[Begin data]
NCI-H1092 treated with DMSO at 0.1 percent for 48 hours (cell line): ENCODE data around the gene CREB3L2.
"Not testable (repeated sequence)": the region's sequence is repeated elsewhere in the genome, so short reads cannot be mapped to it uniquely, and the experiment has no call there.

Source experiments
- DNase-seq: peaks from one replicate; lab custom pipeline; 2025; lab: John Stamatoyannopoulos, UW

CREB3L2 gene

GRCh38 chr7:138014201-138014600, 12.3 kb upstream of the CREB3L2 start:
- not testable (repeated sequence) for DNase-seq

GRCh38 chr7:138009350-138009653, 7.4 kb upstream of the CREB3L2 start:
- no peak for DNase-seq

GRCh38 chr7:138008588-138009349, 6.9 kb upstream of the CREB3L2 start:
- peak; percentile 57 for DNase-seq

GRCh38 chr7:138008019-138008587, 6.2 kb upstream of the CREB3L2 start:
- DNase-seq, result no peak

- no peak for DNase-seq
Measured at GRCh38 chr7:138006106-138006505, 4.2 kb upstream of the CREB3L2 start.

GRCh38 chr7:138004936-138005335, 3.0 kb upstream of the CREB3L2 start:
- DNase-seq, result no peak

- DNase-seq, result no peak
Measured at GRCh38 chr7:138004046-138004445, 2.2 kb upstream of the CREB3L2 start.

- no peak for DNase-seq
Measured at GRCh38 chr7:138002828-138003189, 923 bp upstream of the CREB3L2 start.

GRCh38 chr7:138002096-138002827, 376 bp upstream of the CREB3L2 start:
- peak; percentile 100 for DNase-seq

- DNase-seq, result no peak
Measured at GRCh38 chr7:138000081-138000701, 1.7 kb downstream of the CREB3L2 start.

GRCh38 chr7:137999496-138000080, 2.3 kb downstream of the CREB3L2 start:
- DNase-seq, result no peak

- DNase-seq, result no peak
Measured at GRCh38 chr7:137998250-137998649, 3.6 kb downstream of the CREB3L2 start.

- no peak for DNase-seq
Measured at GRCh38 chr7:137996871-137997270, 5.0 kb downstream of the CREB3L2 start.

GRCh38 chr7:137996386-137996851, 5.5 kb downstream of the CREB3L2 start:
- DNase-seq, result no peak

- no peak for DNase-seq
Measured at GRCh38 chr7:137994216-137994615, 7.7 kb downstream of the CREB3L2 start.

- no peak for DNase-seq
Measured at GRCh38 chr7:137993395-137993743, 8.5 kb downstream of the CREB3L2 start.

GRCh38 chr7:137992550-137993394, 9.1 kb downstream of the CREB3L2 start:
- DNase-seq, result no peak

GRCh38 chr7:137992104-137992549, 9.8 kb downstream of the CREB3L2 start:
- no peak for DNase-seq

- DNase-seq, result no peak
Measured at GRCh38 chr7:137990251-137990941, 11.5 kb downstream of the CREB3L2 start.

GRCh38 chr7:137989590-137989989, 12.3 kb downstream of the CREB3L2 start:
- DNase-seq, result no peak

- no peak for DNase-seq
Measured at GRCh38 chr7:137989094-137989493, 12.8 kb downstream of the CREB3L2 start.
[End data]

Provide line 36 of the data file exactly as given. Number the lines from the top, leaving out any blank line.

- no peak for DNase-seq